Actually, I’m more concerned about what Tina Alldis admitted than her offending journalists
One effect of sacking large numbers of journos is that those remaining will have less time to file more content. Which, based on what we’ve seen in the past, is often a great opportunity for PR flacks hoping that their thinly-veiled advertorial media releases might appear in formerly credible publications with little scrutiny.
Here’s Tina Alldis, head of publicity at agency Mango PR, cheerfully predicting such a glorious outcome following the recent announcements by Fairfax and News Ltd:
Less (sic) journos will also mean that publications will be looking for content they can syndicate across the networks. Knowing this we must ensure our stories either carry national interest or can easily be adapted for each metro and regional market as needed.
Tina was roundly condemned by journalists for that piece, of course. There are now two apologies on the original post seeking forgiveness for the insensitivity of dancing on the graves of people about to lose their jobs. Her boss:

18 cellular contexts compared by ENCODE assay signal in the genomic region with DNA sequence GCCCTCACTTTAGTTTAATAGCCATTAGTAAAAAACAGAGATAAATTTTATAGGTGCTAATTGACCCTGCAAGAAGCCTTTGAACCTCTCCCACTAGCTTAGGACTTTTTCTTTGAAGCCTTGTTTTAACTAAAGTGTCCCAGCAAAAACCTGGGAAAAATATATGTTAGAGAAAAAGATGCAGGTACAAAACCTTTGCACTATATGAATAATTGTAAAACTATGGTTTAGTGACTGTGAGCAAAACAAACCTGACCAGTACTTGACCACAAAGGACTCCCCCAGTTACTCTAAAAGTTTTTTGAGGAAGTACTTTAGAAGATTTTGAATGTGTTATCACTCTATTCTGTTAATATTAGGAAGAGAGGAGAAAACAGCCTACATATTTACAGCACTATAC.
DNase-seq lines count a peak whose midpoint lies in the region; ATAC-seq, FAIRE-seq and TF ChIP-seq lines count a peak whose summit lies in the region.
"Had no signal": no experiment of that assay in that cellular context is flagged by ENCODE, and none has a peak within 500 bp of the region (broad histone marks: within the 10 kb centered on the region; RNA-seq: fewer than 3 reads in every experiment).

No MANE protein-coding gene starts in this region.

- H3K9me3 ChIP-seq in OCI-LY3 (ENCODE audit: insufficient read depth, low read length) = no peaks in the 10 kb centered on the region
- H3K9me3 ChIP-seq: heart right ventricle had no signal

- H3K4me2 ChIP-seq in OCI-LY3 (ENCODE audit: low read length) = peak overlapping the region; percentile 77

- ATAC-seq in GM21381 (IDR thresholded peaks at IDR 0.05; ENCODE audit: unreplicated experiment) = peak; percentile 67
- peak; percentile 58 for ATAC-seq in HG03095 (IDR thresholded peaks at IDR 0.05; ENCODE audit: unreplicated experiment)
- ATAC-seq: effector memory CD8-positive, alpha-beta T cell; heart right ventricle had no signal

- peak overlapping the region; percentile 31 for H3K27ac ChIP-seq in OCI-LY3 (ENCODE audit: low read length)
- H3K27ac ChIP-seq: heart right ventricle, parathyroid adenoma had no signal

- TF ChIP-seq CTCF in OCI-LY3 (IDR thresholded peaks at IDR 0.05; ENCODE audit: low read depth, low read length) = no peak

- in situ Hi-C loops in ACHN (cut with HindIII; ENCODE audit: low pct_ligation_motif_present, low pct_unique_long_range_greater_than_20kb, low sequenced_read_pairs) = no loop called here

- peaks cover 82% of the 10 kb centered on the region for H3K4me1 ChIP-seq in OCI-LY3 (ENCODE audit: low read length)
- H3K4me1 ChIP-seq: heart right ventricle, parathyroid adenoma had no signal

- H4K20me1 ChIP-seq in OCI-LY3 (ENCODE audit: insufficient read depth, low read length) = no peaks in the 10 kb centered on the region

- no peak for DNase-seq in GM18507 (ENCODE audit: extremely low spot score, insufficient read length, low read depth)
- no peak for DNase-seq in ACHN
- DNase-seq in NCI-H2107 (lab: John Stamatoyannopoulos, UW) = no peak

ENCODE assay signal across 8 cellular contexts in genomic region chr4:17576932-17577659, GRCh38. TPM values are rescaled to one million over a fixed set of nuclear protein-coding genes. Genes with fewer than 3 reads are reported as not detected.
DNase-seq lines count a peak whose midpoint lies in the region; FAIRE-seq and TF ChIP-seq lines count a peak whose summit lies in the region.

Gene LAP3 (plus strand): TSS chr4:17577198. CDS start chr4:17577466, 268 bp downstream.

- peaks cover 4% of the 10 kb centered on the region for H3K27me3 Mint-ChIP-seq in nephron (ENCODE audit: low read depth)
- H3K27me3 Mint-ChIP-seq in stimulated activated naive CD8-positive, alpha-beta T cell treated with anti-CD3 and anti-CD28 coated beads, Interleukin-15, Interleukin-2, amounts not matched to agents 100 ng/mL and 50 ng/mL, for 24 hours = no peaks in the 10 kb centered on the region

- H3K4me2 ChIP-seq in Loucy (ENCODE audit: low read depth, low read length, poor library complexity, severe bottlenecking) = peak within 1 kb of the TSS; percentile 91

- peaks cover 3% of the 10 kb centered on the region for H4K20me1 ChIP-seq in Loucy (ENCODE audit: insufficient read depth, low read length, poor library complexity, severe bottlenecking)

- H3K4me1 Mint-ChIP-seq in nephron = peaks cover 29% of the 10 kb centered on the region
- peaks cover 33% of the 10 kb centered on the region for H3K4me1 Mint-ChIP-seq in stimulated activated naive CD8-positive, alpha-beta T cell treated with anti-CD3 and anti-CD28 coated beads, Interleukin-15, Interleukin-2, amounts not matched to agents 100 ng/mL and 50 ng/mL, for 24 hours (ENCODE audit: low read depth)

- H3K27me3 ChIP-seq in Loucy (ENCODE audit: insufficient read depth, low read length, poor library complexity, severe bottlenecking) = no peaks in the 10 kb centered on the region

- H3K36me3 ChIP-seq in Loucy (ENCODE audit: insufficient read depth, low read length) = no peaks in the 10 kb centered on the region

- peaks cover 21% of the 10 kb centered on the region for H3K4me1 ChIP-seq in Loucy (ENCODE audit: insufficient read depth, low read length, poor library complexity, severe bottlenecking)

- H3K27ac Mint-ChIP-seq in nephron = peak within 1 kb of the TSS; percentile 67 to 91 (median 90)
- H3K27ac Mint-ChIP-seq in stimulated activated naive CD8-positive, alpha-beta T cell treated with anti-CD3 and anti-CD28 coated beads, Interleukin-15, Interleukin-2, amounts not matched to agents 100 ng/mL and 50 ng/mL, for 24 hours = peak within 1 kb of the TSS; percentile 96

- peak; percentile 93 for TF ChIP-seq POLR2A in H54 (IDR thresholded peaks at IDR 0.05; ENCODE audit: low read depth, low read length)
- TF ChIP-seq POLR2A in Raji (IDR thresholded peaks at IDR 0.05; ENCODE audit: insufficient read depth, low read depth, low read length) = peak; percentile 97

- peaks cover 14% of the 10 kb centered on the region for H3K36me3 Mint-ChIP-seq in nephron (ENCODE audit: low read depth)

I would like to apologise on behalf of the Mango team for this opinion piece. While I encourage my team to have opinions and be active in the industry and media landscape, this piece is insensitive. We hold journalists in high esteem and apologise for the offence caused.
Yeah, it’s all about the journalists.
But there was very little acknowledgement or concern about what her central point predicts and admits. That PR agencies – those run by people like Tina but with the sense not to expose what they’re doing – will of course take advantage of the journalists’ weaker position to further undermine the independence and credibility of actual news reporting.
And that will be hurting Australia long after the individuals losing their jobs have re-established their lives.